Universal Access in the Information Society

, Volume 9, Issue 3, pp 239–248 | Cite as

Accessible privacy and security: a universally usable human-interaction proof tool

  • Graig SauerEmail author
  • Jonathan Holman
  • Jonathan Lazar
  • Harry Hochheiser
  • Jinjuan Feng
Long Paper


Despite growing interest in designing usable systems for managing privacy and security, recent efforts have generally failed to address the needs of users with disabilities. As security and privacy tools often rely upon subtle visual cues or other potentially inaccessible indicators, users with perceptual limitations might find such tools particularly challenging. To understand the needs of an important group of users with disabilities, a focus group was conducted with blind users to determine their perceptions of security-related challenges. Human-interaction proof (HIP) tools, commonly known as CAPTCHAs, are used by web pages to defeat robots and were identified in the focus group as a major concern. Therefore, a usability test was conducted to see how well blind users were able to use audio equivalents of these graphical tools. Finally, an accessible HIP tool was developed which combines audio and matching images, supporting both visual and audio output. Encouraging results from a small usability evaluation of the prototype with five sighted users and five blind users show that this new form of HIP is preferred by both blind and visual users to previous forms of text-based HIPs. Future directions for research are also discussed.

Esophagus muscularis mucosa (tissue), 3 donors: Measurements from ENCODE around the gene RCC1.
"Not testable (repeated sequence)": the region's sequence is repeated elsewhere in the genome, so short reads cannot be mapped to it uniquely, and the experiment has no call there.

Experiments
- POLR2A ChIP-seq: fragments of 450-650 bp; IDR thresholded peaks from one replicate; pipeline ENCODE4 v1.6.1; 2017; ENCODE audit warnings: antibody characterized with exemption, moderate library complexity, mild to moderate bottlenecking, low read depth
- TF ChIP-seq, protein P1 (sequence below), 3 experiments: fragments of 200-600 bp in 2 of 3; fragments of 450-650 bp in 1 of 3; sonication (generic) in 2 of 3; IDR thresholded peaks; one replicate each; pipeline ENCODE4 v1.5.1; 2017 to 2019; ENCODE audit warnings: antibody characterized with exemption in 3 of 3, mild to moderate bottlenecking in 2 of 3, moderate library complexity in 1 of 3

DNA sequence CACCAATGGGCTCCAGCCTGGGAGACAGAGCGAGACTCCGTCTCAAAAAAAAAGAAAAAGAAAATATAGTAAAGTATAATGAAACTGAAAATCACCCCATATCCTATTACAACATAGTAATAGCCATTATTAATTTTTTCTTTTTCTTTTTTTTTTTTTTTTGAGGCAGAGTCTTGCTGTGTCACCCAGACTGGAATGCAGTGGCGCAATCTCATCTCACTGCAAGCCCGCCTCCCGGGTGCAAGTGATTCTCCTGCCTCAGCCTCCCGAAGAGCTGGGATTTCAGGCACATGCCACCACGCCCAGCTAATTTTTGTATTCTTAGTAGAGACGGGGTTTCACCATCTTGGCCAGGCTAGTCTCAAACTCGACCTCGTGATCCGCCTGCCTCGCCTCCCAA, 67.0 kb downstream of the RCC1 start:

CAPTCHA Blind users Security HIP Universal usability 



Our thanks to The National Federation of the Blind for assisting us with recruiting participants. We appreciate the assistance of John D’Arcy on the development of the HIPUU prototype. This paper is an expanded version of the paper presented at CWUAAT and published in “Designing Inclusive Futures.”


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Copyright information

© Springer-Verlag 2010

Authors and Affiliations

  • Graig Sauer
    • 1
    Email author
  • Jonathan Holman
    • 1
  • Jonathan Lazar
    • 1
  • Harry Hochheiser
    • 1
  • Jinjuan Feng
    • 1
  1. 1.Department of Computer and Information Sciences, Universal Usability LaboratoryTowson UniversityTowsonUSA

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